31 Step 2 : Relationship Management Identify the people you want to reach and obtain a better understanding of their perspective. How do these people acquire information? Who do they trust? Who are the peoplethey listen to, and how can you reach them? The core concept of relationship management is maintaining the connections and influence over time.

32 Step 3 : Knowledge Management Analyse what they need to know, and what you need to know that will help them take or influence the decision. Consider how to build trust in your final product. Increase the relevance and salience of your findings by including participation of decision-makers in the process. Ensure greater legitimacy through participation of scientists in the knowledge development process.

33 Step 4: Opportunity Management Move knowledge into the hands of those you want to influence. Take advantage of key windows to move the assessment findings into the hands of others, and creating opportunity directly. The development of key messages is essential in this step. Key messages are short, simple, plain language statements that capture the essence of the work.

34 Step 5: Monitoring, Evaluation and Improvement Measure incremental changes in attitudes, actions and behaviours. Identify and map incremental changes that will lead to decisions or changes you are seeking. Track interactions with your contacts and the media.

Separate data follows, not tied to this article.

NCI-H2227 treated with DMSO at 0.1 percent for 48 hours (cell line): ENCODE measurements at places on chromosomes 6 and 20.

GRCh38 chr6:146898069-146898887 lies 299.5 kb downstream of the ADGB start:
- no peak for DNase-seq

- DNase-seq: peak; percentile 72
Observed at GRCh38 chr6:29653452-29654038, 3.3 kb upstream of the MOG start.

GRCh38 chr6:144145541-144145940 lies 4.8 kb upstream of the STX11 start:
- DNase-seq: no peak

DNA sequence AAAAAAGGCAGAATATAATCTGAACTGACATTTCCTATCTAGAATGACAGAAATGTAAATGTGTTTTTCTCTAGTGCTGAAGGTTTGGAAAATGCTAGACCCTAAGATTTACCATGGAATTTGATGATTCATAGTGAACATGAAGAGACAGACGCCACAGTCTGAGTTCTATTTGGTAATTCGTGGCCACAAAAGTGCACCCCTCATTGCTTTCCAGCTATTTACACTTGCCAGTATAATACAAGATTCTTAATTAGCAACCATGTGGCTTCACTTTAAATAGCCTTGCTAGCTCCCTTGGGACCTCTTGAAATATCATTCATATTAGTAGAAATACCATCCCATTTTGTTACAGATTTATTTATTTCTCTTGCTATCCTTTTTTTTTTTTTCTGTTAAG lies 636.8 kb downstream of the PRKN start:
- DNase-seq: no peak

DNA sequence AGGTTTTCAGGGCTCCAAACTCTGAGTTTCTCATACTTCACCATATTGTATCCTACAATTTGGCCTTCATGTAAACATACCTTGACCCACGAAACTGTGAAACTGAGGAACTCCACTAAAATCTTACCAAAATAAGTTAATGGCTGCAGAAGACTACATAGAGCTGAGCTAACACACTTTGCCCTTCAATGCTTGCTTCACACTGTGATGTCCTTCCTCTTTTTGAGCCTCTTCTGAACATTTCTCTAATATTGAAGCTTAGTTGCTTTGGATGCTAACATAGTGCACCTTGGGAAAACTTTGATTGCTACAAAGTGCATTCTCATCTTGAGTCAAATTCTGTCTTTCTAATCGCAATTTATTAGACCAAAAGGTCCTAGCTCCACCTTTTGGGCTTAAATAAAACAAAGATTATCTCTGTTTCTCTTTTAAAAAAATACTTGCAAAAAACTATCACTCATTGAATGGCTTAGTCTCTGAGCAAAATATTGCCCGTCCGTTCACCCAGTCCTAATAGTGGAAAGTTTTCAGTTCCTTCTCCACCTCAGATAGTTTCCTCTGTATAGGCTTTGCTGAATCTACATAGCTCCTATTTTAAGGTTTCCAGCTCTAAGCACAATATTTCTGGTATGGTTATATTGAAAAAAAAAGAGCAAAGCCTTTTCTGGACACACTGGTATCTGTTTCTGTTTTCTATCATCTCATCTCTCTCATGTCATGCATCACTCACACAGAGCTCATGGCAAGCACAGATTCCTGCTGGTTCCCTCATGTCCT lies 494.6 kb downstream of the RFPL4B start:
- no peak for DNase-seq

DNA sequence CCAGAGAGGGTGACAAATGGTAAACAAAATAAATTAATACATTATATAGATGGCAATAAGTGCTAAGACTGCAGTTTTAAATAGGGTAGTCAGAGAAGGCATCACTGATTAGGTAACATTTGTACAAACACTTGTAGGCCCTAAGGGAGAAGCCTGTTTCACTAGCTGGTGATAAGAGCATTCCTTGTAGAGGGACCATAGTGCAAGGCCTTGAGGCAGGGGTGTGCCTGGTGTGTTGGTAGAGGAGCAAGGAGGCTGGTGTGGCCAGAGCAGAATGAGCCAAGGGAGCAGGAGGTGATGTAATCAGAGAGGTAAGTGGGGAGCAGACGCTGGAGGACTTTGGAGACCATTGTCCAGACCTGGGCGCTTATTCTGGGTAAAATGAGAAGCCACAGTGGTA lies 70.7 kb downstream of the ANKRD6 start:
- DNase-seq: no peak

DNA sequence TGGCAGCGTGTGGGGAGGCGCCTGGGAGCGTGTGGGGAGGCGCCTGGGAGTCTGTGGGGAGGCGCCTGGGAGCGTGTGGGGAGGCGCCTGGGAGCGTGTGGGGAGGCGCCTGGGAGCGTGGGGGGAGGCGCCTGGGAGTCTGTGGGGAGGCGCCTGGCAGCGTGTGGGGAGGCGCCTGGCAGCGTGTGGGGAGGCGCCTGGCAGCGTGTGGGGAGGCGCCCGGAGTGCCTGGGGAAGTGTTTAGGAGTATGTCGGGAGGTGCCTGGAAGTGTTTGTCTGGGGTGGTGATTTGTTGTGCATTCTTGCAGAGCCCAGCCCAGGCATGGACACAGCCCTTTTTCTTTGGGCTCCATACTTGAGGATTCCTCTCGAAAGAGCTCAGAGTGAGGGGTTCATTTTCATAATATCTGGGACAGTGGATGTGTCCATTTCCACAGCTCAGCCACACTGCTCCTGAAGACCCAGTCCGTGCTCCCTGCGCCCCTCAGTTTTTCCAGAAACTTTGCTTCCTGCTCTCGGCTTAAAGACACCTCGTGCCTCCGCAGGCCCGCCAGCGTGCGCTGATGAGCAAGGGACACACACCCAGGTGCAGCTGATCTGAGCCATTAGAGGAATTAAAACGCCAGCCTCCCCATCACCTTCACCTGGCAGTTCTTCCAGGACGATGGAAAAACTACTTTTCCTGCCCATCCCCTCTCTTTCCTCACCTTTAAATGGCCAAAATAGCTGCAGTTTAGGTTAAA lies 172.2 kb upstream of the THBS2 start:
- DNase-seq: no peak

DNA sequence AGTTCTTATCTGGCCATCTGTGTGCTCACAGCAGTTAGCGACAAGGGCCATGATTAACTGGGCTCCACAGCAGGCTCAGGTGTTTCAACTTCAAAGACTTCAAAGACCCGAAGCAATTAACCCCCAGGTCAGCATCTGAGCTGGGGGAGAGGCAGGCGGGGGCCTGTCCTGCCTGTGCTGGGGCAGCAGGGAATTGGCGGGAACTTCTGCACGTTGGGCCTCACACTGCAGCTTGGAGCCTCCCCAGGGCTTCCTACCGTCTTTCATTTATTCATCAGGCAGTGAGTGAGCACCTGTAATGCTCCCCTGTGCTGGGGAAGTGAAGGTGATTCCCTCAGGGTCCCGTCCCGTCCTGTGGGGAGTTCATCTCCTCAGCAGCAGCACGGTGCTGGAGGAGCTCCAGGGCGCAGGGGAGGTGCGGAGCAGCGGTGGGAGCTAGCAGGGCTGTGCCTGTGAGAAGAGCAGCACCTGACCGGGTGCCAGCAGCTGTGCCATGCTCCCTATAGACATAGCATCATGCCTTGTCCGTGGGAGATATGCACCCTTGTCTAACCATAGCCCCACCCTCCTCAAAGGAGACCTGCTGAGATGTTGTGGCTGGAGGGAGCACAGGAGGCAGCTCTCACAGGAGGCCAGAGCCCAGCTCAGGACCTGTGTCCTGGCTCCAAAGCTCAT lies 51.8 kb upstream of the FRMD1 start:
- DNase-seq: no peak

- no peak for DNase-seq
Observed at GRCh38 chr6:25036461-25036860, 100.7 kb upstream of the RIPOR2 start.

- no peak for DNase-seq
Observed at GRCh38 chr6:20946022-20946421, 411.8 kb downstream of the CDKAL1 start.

35 Example of a Database

36 A Possible Continuum of Behaviour Changes in Target Actors Receiving information –Information sent to target actors –Meetings are set up with target actors Seeking and processing information –Target actors seek information from others to verify information in the IEA –Media reports messages that are consistent with IEA Acting –Target actors issue new policy briefs, white papers, frameworks, regulations, other responses. Demanding –Target actors ask for more work from IEA process leaders (e.g., follow-up investigations, more in-depth assessments).

37 Exercise: The Impact of IEA and GEO In groups of 3–5, consider: –What kinds of changes do you feel are reasonable and meaningful from such an assessment? –How would you know whether or not such changes were made and were sustainable? In plenary, one spokesperson report for the group, summarizing changes to be expected.

38 Case Studies of Assessments that had Impact Social Learning Group (2001) found that self-conscious process evaluation was rare in the management of global environmental risks. Consequently, there are few examples of formal impact strategies to draw from Nonetheless, we can learn from assessments that have had impact